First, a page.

FIG. 3 is a block diagram of an exemplary system architecture 300 for a portable streaming media device. As shown, the architecture 300 includes a digital subsystem 310, an analog subsystem 320, a wireless subsystem 330, a keyboard 350 (e.g., hardware buttons), a USB interface 360, a battery 370, and an audio output device interface 380.

In the example shown in FIG. 3, the digital subsystem 310 includes a microcontroller 312, memory 314, an application specific integrated circuit (ASIC) backplane 316, and a digital signal processor (DSP) 318. The microcontroller 312 is responsible for overall functioning of the device and executes program code. The program code can include code for interpreting and responding to user input (e.g., button presses), connecting to streaming media, battery management, turning the device on or off (e.g., in response to user action such as plugging headphones into the device), or other tasks. The program code can be stored in memory 314 and/or in some other location, such as in storage located in the microcontroller itself. In a typical scenario, some data (e.g., program code for core device functions) used by the microcontroller 312 is pre-loaded into the portable streaming media device and is generally not configurable by a user, while other data (e.g., channel information, network information) can be added or configured by a user.

The memory 314 can be any suitable memory. In the example shown in FIG. 3, the memory 314 comprises programmable read-only memory (PROM) and flash memory. The type of memory used can depend on the type of information to be stored. For example, in one implementation, program code for core device functions is stored in PROM, while other information (e.g., channel information, network information) is stored in flash memory. The memory 314 can store information relating to device states. For example, the memory 314 can store user preference information such as a selected channel, volume setting, or other information that can be saved when the device is turned off and loaded again when the device is turned back on.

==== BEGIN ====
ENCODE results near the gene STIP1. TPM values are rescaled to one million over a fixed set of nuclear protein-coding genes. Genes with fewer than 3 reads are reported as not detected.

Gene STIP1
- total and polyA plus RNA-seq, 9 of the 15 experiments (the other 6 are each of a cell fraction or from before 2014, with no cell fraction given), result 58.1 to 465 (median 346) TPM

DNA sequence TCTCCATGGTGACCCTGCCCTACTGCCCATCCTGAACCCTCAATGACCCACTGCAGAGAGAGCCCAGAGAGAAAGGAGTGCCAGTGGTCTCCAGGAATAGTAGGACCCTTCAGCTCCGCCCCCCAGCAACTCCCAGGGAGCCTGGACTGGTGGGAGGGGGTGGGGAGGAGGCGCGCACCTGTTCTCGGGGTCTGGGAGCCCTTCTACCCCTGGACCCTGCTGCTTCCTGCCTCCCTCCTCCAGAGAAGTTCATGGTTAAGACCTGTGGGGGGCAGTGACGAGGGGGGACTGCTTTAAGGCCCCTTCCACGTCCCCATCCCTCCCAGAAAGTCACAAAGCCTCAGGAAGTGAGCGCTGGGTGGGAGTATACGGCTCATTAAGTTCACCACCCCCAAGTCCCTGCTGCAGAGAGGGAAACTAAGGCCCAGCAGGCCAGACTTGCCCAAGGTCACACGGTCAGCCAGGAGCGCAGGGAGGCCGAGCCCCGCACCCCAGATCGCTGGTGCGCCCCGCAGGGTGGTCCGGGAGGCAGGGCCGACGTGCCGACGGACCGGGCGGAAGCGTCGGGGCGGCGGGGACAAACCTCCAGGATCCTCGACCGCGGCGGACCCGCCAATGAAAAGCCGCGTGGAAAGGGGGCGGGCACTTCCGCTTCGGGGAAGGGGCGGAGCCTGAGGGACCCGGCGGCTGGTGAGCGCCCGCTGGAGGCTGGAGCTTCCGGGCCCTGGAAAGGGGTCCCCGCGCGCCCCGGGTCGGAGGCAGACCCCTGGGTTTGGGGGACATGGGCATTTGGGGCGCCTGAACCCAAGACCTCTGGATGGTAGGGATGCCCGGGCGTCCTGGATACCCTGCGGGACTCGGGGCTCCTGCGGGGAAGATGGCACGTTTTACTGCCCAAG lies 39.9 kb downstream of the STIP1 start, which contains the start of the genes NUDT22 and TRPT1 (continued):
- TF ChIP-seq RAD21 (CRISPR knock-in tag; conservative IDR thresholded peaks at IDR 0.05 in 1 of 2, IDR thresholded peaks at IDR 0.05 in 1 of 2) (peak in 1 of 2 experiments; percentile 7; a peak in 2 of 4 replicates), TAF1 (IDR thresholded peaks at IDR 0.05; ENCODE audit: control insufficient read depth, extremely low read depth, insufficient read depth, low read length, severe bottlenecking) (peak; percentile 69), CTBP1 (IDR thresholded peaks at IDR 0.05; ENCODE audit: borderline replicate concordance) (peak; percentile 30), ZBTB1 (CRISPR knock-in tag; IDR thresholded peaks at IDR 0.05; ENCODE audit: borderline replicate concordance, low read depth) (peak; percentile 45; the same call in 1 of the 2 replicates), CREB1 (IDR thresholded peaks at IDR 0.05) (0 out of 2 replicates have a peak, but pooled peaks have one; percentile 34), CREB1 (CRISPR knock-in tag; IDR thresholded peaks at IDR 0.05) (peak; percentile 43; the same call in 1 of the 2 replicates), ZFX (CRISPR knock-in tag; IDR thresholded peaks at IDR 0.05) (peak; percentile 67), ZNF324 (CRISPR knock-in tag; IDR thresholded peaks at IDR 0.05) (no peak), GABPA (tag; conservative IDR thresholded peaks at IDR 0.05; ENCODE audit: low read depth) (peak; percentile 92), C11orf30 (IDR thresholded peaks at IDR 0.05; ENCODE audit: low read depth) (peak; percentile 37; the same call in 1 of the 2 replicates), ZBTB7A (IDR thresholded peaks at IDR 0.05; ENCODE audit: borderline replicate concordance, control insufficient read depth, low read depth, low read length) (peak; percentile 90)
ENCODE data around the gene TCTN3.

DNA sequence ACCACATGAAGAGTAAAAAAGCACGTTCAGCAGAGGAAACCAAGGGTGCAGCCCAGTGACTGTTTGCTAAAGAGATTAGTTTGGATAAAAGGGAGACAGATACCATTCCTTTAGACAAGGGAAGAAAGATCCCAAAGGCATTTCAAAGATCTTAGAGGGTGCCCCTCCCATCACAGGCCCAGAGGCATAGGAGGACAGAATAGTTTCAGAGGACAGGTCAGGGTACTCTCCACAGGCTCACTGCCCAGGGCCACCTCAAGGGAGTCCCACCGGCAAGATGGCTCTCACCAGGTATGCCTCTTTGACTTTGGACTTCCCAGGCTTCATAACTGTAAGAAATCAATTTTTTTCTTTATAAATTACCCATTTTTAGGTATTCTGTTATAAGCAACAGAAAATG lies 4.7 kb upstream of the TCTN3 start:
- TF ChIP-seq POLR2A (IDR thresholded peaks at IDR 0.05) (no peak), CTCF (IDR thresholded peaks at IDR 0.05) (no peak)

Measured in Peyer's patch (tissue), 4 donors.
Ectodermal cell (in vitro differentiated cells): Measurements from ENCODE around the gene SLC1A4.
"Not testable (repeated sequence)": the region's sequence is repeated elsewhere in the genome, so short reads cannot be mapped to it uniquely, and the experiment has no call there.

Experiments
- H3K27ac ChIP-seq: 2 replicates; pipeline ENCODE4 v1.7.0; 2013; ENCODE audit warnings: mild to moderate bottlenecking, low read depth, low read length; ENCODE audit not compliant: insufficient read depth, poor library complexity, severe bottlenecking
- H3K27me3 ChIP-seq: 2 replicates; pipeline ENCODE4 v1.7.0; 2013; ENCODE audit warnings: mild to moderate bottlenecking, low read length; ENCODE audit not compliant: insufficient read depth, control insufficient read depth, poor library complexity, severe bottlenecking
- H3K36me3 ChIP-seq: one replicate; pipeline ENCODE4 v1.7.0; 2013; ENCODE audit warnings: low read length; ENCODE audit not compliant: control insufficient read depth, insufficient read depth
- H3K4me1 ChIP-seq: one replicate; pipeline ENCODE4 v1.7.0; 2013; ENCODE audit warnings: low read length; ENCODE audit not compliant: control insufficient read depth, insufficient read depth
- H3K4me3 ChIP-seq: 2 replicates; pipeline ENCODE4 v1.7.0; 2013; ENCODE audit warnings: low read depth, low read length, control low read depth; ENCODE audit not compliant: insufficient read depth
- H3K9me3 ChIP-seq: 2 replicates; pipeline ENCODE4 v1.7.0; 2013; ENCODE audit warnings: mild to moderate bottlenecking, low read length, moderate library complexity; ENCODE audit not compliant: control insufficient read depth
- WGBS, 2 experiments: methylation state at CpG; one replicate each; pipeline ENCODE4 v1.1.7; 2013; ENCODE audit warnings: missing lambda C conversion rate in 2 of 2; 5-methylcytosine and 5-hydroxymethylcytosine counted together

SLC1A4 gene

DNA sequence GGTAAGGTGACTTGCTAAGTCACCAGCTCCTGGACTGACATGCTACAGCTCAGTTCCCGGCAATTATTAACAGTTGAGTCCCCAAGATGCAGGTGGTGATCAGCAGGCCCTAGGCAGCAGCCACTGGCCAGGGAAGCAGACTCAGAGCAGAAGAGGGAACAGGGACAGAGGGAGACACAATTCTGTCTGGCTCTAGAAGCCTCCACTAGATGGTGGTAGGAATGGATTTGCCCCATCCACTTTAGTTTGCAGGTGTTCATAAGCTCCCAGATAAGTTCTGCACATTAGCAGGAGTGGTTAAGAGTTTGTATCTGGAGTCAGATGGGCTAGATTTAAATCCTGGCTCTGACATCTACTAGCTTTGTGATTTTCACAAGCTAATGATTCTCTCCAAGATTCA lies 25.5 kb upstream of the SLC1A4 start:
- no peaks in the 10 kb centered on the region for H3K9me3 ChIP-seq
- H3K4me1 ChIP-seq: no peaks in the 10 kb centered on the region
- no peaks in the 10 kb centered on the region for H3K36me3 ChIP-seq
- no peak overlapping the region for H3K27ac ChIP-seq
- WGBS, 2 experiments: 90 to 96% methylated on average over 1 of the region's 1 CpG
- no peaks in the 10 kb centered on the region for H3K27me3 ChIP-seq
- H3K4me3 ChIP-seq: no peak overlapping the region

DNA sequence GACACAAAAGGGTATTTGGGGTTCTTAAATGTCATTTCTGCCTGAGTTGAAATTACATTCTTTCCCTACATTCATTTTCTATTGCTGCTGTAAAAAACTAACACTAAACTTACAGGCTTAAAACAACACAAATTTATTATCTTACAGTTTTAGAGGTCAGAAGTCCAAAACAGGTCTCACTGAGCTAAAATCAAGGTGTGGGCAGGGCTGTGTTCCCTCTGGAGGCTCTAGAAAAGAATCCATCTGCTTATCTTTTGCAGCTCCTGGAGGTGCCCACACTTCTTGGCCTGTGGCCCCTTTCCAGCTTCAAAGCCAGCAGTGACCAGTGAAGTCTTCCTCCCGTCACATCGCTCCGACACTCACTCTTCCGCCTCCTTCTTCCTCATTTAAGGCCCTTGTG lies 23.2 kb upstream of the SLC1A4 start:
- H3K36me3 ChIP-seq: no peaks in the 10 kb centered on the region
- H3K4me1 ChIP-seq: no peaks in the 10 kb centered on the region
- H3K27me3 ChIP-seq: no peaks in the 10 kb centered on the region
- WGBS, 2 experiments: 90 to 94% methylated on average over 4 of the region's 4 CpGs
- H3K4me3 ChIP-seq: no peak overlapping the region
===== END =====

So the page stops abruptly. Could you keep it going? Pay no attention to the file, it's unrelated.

The ASIC backplane 316 includes a custom-built integrated circuit that can be used for overall device control, including control of wireless network processes, memory management, and other tasks. Alternatively, the ASIC backplane 316 is omitted, with any control that may have been handled by the ASIC instead being handled by other components, such as microcontroller 312.

The DSP 318 is responsible for data processing relating to streaming media functionality (e.g., media data decoding (which can include specialized decoding for different types of data, such as speech decoding), error correction, equalization, or signal demodulation). For example, the DSP can decode data that has been encoded in a format suitable for streaming media data (e.g., MP3, Vorbis, AAC, HE-AAC, or Windows Media Audio (WMA) for audio; MPEG-2/H.262, H.263, VC-1, or H.264 for video).